Golf's young guns leading the way
Before Tiger Woods, golf was for golf people. Tiger became the most famous athlete in the world playing a game that 99 per cent of the globe knew nothing about. He engaged casual fans with his greatness and his undeniable charisma and when his personal life spun out of control he proceeded to lure in the swelling legion of trashy tabloid addicts as well. But as a golfer these days he bores me and I am actually a golf fan. Last week when he missed the cut at the Wells Fargo Championship, I was kind of relieved because it meant we didn't have to hear the announcers spend all weekend dissecting his shaky game at the expense of golfers who were actually playing well.
Truth is, there is a ridiculous amount of precocious and talented young players around who are both better and more interesting than Tiger. Two of them went head-on last weekend in the type of battle that should bring casual young fans out in droves and keep the cash registers humming for years to come. Northern Irishman Rory McIlroy, 23, is officially the No 1 player in the world and until further notice the single most talented golfer on the face of the earth. But it was another 23-year-old who stole his thunder at the Wells Fargo and has a chance to electrify and energise the youthful demographic like no other player.
Rickie Yutaka Fowler was born and raised in southern California. It was Fowler's maternal Japanese grandfather, Yutaka Tanaka, who piqued and developed Rickie's love for the game when he took him to the driving range at the age of three. Fowler went on to star at Oklahoma State before joining the tour full-time in 2010. Back then Fowler's apparel was more memorable than his golf game. An endorsement deal saw him play in brightly coloured monochrome outfits topped by a stylish mop of hair under an oversized flat bill cap.
On Sundays he wears bright orange in homage to his alma mater and, yes, Rickie is boy-band cute. In fact, a little less than a year ago, I remember reading something from a pious and smug sports columnist who described Fowler as 'a primped-up poodle with a beautiful swing who is still more Justin Bieber than Jack Nicklaus'. Well, what did I know?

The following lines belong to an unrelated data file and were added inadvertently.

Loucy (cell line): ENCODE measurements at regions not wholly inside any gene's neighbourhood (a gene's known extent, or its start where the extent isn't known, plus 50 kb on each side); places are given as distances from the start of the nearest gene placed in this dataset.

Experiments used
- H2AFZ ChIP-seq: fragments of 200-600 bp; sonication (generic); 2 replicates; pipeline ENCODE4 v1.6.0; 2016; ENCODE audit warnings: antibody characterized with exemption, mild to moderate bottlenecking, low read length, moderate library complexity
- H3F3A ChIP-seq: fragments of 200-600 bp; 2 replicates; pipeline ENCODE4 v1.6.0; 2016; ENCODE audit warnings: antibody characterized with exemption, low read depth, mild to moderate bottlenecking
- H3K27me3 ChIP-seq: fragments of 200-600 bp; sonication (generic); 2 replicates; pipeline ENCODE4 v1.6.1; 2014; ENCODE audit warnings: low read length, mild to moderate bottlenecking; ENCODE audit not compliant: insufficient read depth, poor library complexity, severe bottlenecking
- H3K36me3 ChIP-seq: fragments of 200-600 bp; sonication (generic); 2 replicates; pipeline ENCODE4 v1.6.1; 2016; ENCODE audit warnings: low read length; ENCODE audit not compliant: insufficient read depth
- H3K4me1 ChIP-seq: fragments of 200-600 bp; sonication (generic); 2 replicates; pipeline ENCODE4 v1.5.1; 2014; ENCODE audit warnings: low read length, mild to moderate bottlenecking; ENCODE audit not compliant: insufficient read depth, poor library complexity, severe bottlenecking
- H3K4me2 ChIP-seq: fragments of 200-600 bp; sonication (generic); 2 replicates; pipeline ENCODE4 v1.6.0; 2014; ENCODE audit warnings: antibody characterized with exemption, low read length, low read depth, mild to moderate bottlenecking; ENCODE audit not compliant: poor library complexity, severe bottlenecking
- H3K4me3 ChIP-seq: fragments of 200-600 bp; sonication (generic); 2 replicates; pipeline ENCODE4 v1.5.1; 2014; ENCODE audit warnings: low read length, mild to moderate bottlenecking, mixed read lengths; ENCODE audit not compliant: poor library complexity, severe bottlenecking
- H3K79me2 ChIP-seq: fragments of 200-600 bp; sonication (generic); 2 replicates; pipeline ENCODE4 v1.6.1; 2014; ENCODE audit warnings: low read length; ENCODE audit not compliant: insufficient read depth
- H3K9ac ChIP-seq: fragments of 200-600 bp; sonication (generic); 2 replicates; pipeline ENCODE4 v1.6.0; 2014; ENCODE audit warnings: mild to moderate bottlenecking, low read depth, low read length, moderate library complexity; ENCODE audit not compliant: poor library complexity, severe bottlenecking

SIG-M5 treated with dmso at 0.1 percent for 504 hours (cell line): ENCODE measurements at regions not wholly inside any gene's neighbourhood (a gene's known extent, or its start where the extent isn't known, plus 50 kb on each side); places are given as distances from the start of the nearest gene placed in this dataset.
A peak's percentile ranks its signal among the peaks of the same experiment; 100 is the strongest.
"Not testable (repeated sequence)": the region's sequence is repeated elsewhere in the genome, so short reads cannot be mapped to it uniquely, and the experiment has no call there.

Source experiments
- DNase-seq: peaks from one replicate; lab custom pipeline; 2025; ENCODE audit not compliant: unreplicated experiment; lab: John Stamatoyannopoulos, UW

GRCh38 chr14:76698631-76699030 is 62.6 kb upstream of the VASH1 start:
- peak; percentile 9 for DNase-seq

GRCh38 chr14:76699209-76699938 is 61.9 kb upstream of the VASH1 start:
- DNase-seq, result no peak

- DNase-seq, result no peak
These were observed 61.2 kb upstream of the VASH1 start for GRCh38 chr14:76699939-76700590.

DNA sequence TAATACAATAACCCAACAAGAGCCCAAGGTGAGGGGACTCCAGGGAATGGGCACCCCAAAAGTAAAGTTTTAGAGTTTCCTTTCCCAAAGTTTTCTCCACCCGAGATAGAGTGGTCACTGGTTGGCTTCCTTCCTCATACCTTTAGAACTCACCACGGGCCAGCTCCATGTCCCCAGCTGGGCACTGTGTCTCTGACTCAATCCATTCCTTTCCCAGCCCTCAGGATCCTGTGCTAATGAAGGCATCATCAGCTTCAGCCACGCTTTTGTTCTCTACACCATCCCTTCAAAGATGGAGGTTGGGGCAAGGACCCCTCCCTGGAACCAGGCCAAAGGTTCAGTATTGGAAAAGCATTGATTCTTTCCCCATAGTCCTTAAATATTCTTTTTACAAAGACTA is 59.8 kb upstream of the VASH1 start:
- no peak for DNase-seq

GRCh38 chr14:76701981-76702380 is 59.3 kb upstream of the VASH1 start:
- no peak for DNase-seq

Things changed when Fowler showed up for the 2011 British Open at Royal St George's in the southeast of England. Fowler played alongside recently minted US Open champ McIlroy in Saturday's third round and it was a day of pure misery with howling gale-force winds and rain blowing sideways. Rickie showed up on the first tee in a cute all-white windbreaker and pants accentuated with orange polka dots. On a grey day in a grey country, this pretty boy from the US could not have looked more out of place. But by the time his round was finished, nobody was talking about his wardrobe. He shot a 68, the low round of the day, while McIlroy glumly fought the conditions and came in at 74.
Interviewed afterwards, Fowler had a huge smile on his face as he talked about how much fun he had. Some of the more staid and reserved members of the British press were gushing in their praise of Fowler, calling it one of the finest rounds they had ever seen at the Open. It was official: the kid was more than a look.
Well semi-official because he still had to win a tournament on the US PGA Tour and at the Wells Fargo he found himself in a sudden-death play-off with McIlroy and D.A. Points. On the first hole, both Points and Fowler hit massive, 330-yard drives. McIlroy took out a three-wood and outdrove them both by 10 yards. Golf fan or not, you have to know that there may be only three or four people alive who can hit a three-wood 340 yards, that's how ridiculously talented McIlroy is. But it was Fowler who got up and down for a birdie with a nervy approach to win his first title wearing colours that looked more appropriate for prison overalls than a golf champion. 'That orange was freshly squeezed today,' said a wry Nick Faldo in the broadcast booth.
But there was no denying that the gallery was also jammed with freshly squeezed kids wearing Rickie orange. To them, he is more than a youthful style icon. He's considerate, amiable, genuine and unfailingly generous in his time and services. 'I want to grow the game and get young kids involved,' he said. 'I want to be somewhat of a role model and a positive influence and someone that parents will want them to look up to.'
This is more than talk, though. 'I love the way he treats people and the way he works at his game,' said Phil Mickelson. 'I just think he is great for the tour.' Indeed he is, and along with likes of McIlroy and a plethora of young stars, it's good news for both the casual and the converted golf fan. Get used to the orange crush.